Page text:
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Today’s Health Upgrade
Can you counterpunch?
The Crank Diet
From AB: The Power of the Counterpunch
Taking care of your health can feel like a fight. That’s because, at some point, we all get hit in the face. That “hit” comes in many forms, whether it’s an injury, a lack of motivation, being busy, illness, vacation, or a wide variety of “life happens” moments.
This is especially true as we turn the page on the first month of the year. Most people start with big hopes and bigger resolutions. Hopefully, you’ve been able to stay on track with the support and approach we’ve shared for Arnold’s Big Challenge. But, we know that life happens and maybe you’ve had trouble sticking to the plan.
If that describes your situation, this is a critical opportunity. Because how you decide to enter February can make the difference between more setbacks or future success.
When you get hit, too often we treat these shots like a sucker punch; something we didn’t see coming that throws us off our path for much longer than we want. We’re not only on the canvas, but as we look up wondering what happened, it begins a vicious cycle of guilt, frustration, and a loss of confidence.
A simple change of perspective can give you a competitive advantage during your most challenging times.
Much like a fight, when you get hit, it’s important to counterpunch and hit back. A counterpunch can be positive self talk, a return to your healthier routine, or even doing something small like going for a 10-minute walk or adding a serving of vegetables to your plate.
In life, evidence results in confidence. So your job is to give as much evidence to believe you can be the person you want to be, even when everything isn’t going your way. When you learn how to counterpunch, you start to realize that the hits you take won’t sting as much as you once thought.
Too often with diet and exercise, we treat imperfections and slip-ups like a knockout blow. That’s like going into a fight and expecting the other fighter to never throw a punch. Knockouts happen to your health plans because you perceive that each setback throws you far off your plan, instead of it being part of the process.
Good health isn’t about perfect execution. It’s about knowing you can’t screw up if you take a difference approach. It’s about having a flexible game plan you can follow and stick with, even when the game isn’t going the way you thought.
We tend to live in 24-hour cycles. We overemphasize the impact of each day and underemphasize the impact of consistent behaviors repeated over weeks and months, even in small doses.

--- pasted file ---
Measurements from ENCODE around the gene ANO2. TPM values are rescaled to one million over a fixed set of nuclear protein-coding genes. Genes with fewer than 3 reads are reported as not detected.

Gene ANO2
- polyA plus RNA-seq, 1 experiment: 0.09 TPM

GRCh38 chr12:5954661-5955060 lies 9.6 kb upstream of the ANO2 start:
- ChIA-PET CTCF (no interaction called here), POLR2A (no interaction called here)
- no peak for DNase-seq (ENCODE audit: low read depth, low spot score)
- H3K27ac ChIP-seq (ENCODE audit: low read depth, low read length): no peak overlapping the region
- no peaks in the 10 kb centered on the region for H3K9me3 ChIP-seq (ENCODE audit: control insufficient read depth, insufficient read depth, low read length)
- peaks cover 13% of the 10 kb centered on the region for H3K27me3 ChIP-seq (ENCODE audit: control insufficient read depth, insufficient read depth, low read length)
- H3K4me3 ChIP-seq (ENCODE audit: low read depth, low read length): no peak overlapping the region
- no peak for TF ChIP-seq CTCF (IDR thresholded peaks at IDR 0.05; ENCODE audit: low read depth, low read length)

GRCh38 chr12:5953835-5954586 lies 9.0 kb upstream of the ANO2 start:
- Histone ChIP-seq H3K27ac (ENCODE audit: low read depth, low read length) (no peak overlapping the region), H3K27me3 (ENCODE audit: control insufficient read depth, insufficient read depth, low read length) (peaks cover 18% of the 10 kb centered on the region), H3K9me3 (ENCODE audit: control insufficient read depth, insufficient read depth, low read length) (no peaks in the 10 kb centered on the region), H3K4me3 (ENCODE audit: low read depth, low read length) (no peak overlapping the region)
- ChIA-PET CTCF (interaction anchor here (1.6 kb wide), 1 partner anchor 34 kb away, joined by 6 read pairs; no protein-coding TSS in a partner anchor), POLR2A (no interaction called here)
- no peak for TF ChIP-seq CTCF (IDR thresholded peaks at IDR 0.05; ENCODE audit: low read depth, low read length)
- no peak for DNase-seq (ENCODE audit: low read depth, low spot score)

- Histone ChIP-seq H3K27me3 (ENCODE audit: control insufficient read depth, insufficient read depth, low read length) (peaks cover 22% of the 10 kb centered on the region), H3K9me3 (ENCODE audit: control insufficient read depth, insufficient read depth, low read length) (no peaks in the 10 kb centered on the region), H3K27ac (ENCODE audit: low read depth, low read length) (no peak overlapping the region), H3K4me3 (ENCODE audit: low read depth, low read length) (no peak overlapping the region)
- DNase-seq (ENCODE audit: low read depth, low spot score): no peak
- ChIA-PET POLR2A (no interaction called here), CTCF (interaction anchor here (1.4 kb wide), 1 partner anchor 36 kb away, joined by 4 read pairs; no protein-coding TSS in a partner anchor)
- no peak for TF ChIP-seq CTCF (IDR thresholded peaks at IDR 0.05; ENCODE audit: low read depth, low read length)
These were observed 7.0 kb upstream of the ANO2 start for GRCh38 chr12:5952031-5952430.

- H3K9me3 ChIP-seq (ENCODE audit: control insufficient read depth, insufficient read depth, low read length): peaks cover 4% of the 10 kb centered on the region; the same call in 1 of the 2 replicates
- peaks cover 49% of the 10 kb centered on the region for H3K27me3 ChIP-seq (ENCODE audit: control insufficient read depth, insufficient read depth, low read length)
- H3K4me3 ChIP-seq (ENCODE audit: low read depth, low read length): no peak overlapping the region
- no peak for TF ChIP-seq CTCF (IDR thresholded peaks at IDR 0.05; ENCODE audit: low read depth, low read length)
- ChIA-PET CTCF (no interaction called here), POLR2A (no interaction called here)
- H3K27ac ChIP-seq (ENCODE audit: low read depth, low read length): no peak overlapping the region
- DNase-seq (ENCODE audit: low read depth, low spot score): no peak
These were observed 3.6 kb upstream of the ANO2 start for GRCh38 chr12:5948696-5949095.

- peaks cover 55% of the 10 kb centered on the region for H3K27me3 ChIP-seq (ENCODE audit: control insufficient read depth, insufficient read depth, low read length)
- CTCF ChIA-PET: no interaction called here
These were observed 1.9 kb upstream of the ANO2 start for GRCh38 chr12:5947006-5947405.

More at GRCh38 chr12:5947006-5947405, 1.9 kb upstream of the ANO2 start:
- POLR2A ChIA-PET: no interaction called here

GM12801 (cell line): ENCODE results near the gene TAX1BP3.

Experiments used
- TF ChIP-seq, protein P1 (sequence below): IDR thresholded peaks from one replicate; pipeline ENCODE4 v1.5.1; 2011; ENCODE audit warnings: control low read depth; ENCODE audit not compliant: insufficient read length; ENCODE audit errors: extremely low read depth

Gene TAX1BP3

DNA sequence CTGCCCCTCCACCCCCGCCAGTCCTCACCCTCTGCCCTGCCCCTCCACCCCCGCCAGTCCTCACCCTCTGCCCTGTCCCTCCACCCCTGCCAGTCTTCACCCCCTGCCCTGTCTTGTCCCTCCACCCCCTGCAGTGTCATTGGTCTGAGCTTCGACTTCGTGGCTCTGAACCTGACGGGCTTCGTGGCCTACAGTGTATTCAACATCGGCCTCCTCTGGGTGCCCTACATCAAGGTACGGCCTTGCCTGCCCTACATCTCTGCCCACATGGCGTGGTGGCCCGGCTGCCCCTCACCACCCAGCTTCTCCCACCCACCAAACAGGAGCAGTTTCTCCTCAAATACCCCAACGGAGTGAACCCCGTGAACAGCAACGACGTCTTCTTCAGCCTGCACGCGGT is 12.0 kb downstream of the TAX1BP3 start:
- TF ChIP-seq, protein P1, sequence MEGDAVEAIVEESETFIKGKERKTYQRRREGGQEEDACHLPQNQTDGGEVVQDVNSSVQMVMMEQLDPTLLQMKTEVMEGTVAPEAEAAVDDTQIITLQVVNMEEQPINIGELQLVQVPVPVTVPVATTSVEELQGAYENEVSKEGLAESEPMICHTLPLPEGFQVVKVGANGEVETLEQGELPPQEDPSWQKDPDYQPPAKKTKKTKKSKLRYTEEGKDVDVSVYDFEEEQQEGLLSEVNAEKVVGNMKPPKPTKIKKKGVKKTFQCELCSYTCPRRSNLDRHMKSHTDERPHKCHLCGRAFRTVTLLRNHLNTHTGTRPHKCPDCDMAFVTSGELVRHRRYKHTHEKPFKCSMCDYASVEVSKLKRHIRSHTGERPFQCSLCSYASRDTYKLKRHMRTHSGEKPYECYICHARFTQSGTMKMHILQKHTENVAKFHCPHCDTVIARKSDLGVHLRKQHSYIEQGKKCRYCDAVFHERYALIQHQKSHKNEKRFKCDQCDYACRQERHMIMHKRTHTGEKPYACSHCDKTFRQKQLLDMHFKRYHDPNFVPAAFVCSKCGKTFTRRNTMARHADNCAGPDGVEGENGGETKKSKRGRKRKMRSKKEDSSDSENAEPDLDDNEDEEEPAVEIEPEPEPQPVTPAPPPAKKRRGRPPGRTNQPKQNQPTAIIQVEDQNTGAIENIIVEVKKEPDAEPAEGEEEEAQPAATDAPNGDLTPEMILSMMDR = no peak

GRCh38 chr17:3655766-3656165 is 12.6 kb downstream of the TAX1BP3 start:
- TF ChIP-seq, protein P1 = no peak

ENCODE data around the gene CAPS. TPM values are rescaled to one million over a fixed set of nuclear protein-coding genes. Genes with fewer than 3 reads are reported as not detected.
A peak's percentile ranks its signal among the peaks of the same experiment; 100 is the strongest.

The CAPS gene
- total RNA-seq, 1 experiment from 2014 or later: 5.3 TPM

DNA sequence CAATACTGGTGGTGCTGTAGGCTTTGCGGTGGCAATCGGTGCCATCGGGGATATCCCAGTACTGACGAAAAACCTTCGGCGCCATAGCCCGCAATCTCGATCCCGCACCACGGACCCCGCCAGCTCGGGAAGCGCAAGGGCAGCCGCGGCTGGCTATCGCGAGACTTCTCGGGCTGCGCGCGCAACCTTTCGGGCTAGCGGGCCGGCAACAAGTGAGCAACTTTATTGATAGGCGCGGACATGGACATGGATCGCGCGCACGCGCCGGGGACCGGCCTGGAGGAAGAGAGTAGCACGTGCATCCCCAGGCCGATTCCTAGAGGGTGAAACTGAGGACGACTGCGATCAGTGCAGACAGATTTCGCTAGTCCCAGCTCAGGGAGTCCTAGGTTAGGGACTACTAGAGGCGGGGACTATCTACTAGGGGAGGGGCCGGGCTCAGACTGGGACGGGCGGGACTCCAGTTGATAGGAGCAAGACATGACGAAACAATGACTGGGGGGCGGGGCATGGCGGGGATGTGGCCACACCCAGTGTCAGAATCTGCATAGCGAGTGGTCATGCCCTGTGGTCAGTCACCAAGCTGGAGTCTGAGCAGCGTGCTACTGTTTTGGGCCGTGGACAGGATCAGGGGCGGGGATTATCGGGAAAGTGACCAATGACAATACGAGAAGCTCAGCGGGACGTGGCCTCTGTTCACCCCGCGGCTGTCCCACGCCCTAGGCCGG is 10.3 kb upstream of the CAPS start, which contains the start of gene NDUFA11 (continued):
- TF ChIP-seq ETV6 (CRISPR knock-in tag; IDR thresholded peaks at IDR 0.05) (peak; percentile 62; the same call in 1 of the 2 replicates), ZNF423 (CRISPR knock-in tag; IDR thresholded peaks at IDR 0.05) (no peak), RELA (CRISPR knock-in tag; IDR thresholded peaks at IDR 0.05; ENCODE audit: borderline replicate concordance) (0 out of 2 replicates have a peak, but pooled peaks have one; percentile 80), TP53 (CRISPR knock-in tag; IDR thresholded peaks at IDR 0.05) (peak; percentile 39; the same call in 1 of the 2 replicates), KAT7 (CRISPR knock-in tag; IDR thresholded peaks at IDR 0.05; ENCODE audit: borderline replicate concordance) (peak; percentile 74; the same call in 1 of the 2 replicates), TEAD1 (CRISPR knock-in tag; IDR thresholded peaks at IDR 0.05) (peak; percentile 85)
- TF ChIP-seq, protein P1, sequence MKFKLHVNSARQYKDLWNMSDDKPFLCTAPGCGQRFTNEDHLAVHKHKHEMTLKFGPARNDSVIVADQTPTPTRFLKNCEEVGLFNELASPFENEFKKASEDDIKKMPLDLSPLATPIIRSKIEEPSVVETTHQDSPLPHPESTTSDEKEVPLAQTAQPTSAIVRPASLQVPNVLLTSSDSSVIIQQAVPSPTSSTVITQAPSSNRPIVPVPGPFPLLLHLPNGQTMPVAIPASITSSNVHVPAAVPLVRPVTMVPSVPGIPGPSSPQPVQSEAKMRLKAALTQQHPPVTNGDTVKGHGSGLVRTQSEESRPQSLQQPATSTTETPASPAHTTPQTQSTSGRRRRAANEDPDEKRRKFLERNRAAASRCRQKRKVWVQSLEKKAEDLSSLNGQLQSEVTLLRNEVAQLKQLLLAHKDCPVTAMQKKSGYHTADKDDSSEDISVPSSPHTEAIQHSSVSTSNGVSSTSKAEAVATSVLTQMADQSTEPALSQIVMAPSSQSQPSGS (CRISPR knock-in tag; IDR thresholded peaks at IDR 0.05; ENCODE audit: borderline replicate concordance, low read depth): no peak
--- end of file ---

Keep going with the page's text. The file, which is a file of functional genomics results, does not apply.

Your body is incredible at adapting and adjusting. But, if you let small setbacks feel like a knockout, then you're adding more complexity on the road to success.
Because unlike boxing, when you go the distance with your healthy habits, you always win. If you refuse to throw in the towel and stay consistent with your plan, then you’ll end up being the champion of your health.
The Crank Diet
Lots of journalists talk about diets. Few of them do it better than Tamar Haspel. In this column, she highlights why trying to pick the “perfect diet” fails for so many people. Instead, it’s helpful to look at the overall strategy of different plans, and steal that parts that might work for you. Here’s a part we found helpful:
So how about this: Ignore the sciency and cut right to the strategies. Sure, intermittent fasting doesn’t outperform other diets, but that doesn’t mean closing the kitchen after dinner is a bad idea. In fact, it’s a damn good idea.
Then look at low-carb. No, insulin doesn’t correlate cleanly with subsequent eating and weight gain, but that doesn’t mean cutting out sugar and refined grains is a bad idea. In fact, it’s a damn good idea.
To lose weight, you don’t have to understand the nitty-gritty of human metabolism; diet isn’t a knowing problem. You just have to figure out workable strategies to eat less; diet is a doing problem. So think of the onslaught of crank diets as a smorgasbord of strategies, and pick and choose the ones that can fit your lifestyle.
Our takeaway: focus on sustainable components rather than mechanisms or hype or obsessing about following that one “perfect” diet. Pick what is sustainable for YOU. Because consistent behaviors depend on individual habits, lifestyle, and preferences.
Challenge: The First Hour
We don’t think all social media is bad, but we do worry about how it’s taking you away from living your life. Tech companies have invested billions and billions of dollars to make these apps as addictive as possible.
But all hope is not lost. We’ll keep saying it until you believe it: changing behaviors start with small wins that become routine, and then you build momentum for more positive change.
Next week, we are going to talk about a book — Stolen Focus — that blew our minds. It’s about how our phones, email, and interconnectedness have taken our attention away. This weekend, we want you to try a little challenge to take your attention back.
Avoiding social media for the first hour and last hour of your day is a small win with big returns. For so many people, the early and late hours are spent scrolling and being sucked into the social media trap.
This weekend, try to start and end your day without social media. We’re not saying you need to avoid it completely, but starting the day without it can help you be more productive and mindful. And ending the day can help you sleep better. Both are big wins!
Let Arnold know how it goes on Twitter or Instagram, or — because you’re trying to limit your social media use — reply back to this email. We’re excited to see how it goes.
We hope you all have a fantastic weekend!
-Arnold, Adam, and Daniel
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